The mdx mouse is a model of Duchenne muscular dystrophy (DMD). As many DMD patients die of cardiac failure, we investigated whether mdx mice exhibited clinically relevant cardiac phenotypes. We applied a recently developed method for noninvasively recording electrocardiograms (ECGs) to study male mdx mice (n = 15) and control mice (n = 15). The mdx mice had significant tachycardia and decreased heart rate variability, consistent with observations in DMD patients. Heart rate was nearly 15% faster in mdx mice than control mice (P < 0.05). The rate-corrected QT interval duration and PR interval were shorter in mdx compared to control mice (P < 0.05). The muscarinic antagonist atropine significantly increased heart rate and decreased PR interval in C57 mice. In contrast, atropine significantly decreased heart rate and increased PR interval in all mdx mice. Pharmacological autonomic blockade and baroreflex sensitivity testing demonstrated an imbalance in autonomic nervous system modulation of heart rate, with decreased parasympathetic activity and increased sympathetic activity in mdx mice. Baseline ECGs and contrary responses to muscarinic blockade by atropine in mice deficient in neuronal nitric oxide synthase (nNOS) suggest that the autonomic dysfunction in mdx mice may be independent of decreased myocardial nNOS. These electrocardiographic findings in dystrophin-deficient mice may provide new bases for diagnosing, understanding, and treating DMD patients.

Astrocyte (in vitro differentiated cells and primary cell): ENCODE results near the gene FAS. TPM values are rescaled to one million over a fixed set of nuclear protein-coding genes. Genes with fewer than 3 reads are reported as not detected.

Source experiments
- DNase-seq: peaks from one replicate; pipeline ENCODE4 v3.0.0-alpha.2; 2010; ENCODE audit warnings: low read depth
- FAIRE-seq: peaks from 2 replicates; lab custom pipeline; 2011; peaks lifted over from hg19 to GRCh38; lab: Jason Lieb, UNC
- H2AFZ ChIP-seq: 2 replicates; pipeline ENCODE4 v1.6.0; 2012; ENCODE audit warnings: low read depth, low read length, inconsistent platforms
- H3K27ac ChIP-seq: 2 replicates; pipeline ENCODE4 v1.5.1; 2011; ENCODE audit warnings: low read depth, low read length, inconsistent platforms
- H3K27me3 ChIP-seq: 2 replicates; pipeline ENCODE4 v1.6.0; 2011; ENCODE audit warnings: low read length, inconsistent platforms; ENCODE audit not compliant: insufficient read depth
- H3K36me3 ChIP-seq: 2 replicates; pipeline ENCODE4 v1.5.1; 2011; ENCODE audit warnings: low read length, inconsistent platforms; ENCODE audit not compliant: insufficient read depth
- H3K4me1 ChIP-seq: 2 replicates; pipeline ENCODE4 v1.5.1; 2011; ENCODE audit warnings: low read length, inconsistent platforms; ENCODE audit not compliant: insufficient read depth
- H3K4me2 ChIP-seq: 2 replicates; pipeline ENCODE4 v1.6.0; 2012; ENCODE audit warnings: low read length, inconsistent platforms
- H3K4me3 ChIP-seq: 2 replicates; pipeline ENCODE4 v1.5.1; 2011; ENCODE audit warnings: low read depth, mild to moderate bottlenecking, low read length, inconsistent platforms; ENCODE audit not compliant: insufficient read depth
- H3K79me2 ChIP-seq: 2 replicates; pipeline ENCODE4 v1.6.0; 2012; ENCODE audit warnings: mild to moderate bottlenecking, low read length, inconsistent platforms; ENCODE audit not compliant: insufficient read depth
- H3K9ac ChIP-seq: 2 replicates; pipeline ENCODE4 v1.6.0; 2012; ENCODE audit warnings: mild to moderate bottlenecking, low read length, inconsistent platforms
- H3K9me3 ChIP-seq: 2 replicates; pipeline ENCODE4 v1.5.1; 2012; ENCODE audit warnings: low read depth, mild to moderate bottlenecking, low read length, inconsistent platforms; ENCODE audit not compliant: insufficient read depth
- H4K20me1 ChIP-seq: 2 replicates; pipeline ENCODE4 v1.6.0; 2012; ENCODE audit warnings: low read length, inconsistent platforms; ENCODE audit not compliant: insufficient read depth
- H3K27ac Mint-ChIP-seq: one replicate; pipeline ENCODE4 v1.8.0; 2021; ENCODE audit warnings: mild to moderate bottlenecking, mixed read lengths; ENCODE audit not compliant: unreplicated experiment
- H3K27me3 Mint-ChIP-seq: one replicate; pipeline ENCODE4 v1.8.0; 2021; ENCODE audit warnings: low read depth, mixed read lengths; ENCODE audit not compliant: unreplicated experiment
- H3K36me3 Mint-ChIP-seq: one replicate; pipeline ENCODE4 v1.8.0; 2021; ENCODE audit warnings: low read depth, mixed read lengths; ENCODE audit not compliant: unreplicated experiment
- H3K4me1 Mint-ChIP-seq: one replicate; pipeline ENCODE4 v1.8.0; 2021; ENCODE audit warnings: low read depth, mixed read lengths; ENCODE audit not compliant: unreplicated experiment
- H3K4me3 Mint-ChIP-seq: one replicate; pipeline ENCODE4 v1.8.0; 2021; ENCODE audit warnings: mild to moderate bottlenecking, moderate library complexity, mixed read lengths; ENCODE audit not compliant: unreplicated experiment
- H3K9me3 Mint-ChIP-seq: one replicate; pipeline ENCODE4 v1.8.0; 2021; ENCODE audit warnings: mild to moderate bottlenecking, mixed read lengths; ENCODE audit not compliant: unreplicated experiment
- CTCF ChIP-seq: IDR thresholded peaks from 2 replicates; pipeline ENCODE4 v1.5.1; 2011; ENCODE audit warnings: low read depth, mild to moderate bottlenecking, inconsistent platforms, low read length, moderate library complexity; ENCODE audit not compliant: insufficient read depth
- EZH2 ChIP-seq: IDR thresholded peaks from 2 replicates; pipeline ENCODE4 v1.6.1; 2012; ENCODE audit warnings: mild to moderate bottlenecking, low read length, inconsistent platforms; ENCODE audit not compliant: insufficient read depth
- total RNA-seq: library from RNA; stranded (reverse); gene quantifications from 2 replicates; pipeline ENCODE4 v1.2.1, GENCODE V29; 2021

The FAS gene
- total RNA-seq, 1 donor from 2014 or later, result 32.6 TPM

Copyright 2002 Wiley Periodicals, Inc. Muscle Nerve 26: 513-519, 2002